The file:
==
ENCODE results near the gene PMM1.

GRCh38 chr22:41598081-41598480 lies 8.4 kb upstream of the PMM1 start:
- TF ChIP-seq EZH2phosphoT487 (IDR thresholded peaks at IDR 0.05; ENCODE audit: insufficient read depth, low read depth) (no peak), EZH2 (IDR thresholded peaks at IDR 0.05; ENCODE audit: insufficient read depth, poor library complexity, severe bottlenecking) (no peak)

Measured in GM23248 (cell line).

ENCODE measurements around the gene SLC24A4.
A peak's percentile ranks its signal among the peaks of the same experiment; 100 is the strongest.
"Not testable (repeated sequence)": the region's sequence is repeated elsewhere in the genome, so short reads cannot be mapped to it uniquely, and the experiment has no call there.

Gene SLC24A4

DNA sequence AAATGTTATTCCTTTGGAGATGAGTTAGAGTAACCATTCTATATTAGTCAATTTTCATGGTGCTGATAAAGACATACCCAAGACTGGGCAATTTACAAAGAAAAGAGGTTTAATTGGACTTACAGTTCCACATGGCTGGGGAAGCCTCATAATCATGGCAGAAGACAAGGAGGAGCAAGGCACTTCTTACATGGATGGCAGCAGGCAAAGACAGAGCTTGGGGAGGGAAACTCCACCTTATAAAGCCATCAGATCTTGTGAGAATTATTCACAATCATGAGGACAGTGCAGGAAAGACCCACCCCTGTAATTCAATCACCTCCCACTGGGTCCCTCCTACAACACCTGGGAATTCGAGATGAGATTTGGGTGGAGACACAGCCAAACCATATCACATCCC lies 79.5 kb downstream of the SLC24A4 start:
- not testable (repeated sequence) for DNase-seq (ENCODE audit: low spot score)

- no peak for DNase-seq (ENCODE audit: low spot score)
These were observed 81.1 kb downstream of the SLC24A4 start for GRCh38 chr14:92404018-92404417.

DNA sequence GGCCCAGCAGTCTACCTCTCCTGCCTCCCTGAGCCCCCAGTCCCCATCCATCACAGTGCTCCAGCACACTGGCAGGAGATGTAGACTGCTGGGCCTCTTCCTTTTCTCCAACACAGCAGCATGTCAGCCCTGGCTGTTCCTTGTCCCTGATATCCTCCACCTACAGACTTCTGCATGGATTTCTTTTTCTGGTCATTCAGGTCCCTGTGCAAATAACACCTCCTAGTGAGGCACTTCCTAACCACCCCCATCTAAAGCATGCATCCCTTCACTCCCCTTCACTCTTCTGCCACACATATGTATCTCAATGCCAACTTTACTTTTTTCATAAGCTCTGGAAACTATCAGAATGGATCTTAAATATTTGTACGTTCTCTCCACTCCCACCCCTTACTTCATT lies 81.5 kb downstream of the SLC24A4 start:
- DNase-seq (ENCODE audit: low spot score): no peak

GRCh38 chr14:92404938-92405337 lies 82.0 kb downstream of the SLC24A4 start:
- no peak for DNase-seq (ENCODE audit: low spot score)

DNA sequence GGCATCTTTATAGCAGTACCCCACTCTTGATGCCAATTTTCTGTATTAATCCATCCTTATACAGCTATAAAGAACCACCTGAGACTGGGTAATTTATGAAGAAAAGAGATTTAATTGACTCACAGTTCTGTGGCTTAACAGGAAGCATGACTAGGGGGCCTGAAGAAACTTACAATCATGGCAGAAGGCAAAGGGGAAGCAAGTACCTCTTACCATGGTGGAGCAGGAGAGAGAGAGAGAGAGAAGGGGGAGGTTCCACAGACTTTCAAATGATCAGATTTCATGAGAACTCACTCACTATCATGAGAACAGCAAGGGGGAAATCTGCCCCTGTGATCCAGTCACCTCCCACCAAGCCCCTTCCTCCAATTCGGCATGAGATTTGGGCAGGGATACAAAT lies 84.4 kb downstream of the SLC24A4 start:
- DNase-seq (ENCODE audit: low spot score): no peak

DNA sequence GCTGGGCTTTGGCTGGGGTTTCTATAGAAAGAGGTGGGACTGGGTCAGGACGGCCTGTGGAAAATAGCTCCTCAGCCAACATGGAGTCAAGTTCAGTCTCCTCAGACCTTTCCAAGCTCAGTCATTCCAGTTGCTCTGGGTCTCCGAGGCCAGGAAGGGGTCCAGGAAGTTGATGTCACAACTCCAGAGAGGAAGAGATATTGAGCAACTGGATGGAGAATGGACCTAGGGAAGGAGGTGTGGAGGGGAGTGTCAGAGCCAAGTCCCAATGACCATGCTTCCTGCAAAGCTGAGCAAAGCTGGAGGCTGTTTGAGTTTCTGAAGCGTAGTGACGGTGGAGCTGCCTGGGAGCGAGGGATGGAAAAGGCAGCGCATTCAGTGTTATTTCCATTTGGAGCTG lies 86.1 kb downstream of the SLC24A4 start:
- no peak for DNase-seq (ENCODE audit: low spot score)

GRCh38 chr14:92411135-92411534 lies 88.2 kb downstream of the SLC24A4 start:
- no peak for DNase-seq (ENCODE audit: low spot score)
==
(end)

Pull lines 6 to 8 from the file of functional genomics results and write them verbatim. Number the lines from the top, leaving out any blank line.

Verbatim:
A peak's percentile ranks its signal among the peaks of the same experiment; 100 is the strongest.
"Not testable (repeated sequence)": the region's sequence is repeated elsewhere in the genome, so short reads cannot be mapped to it uniquely, and the experiment has no call there.

Gene SLC24A4